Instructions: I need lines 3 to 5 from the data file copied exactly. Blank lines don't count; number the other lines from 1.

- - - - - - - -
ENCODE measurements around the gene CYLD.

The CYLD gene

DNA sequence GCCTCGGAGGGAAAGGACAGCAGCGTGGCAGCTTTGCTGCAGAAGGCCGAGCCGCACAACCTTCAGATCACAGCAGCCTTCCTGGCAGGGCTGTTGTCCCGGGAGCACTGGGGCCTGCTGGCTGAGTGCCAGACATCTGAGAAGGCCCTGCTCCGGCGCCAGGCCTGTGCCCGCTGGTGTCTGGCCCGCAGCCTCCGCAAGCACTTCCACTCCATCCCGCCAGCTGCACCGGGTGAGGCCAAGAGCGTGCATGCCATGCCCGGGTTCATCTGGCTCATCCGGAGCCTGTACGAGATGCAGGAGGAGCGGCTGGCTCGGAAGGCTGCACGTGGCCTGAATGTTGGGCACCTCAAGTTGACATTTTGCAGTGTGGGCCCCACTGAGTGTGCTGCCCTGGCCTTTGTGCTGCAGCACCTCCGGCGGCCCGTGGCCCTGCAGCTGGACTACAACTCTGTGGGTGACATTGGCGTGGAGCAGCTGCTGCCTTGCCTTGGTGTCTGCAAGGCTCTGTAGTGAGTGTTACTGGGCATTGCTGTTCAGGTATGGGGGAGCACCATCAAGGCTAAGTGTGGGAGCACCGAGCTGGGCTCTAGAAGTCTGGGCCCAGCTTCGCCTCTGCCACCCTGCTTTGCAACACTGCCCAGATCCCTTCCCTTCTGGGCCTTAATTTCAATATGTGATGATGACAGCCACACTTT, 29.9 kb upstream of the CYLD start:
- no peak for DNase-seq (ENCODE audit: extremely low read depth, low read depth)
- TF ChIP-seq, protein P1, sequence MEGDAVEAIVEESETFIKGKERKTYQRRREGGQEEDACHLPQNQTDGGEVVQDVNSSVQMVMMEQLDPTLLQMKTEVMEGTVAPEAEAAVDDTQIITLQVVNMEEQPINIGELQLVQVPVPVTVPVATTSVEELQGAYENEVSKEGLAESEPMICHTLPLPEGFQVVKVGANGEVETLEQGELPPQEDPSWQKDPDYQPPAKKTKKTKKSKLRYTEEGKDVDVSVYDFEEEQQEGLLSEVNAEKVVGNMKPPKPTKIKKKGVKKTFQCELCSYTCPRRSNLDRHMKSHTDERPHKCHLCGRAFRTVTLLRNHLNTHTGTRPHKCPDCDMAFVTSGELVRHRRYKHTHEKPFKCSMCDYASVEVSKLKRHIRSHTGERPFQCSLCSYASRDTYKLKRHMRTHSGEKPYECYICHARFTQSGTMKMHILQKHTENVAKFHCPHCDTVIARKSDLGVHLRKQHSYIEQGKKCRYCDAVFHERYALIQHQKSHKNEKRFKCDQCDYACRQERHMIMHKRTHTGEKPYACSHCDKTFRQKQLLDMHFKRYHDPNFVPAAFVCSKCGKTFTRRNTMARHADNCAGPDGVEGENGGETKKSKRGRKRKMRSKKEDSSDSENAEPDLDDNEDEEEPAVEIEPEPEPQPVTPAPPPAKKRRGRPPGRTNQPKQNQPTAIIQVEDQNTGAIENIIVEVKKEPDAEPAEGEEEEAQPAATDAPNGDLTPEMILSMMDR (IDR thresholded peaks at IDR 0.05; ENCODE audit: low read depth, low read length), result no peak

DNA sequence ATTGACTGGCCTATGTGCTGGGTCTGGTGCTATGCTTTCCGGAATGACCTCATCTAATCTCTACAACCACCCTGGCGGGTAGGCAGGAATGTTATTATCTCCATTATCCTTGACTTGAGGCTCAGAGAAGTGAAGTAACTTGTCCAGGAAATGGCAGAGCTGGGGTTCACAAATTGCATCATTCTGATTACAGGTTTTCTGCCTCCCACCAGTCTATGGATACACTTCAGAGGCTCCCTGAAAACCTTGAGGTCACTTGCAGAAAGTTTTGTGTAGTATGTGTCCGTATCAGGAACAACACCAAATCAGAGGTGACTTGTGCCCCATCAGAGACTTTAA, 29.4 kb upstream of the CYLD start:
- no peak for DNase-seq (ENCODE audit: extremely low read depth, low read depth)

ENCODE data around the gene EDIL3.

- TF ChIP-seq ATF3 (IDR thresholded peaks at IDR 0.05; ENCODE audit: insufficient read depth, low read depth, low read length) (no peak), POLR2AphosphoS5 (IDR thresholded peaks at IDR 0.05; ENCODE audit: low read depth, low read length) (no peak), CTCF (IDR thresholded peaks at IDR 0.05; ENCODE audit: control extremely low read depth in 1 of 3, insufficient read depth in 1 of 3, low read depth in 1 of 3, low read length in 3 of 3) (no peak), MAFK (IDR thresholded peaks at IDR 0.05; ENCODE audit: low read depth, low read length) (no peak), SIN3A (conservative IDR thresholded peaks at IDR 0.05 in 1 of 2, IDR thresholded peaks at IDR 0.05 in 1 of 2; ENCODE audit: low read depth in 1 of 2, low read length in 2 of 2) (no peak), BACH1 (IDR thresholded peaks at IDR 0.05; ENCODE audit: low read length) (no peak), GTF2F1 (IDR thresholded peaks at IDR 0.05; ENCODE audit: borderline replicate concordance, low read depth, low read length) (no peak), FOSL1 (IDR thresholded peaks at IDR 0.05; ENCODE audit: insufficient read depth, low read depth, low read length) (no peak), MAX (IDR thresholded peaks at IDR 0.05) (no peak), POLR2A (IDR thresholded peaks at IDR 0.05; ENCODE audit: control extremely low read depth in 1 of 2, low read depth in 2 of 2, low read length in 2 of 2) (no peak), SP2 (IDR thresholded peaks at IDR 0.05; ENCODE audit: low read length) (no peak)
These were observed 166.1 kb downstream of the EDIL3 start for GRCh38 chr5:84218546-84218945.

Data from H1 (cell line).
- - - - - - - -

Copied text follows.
DNA sequence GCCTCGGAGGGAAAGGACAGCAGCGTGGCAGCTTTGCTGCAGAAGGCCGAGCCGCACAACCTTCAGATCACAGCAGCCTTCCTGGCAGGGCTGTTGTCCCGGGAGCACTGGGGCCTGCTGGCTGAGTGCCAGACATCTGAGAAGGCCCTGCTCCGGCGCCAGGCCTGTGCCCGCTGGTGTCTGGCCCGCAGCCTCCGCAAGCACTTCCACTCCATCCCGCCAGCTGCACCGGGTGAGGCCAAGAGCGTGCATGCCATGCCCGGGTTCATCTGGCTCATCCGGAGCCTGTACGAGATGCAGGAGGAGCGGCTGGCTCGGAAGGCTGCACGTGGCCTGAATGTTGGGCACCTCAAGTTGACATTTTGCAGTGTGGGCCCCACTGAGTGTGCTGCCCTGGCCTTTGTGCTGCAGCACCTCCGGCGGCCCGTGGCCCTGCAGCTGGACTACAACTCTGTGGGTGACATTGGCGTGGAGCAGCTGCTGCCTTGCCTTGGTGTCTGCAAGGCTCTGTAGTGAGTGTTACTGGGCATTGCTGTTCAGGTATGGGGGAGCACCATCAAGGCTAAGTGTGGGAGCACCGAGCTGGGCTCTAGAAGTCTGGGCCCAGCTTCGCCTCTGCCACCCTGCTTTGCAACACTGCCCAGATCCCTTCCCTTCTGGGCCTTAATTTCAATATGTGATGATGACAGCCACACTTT, 29.9 kb upstream of the CYLD start:
- no peak for DNase-seq (ENCODE audit: extremely low read depth, low read depth)
- TF ChIP-seq, protein P1, sequence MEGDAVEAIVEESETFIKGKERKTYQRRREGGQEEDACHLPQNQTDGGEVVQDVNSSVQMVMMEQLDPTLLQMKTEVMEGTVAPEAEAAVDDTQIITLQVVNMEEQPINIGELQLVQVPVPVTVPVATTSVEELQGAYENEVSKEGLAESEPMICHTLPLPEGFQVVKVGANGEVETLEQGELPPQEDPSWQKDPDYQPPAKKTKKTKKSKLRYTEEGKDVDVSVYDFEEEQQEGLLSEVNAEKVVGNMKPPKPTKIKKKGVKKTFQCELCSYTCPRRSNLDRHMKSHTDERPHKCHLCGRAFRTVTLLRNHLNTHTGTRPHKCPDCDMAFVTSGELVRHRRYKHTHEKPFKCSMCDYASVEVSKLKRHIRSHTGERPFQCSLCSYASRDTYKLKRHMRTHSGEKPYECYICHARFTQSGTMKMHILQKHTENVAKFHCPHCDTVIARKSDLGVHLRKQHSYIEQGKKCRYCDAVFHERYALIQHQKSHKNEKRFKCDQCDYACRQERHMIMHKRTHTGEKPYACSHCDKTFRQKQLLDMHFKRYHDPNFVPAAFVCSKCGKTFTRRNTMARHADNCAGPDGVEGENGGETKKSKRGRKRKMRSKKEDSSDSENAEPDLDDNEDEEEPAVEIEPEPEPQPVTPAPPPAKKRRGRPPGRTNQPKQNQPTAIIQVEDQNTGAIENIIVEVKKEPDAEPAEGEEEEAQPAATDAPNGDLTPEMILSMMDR (IDR thresholded peaks at IDR 0.05; ENCODE audit: low read depth, low read length), result no peak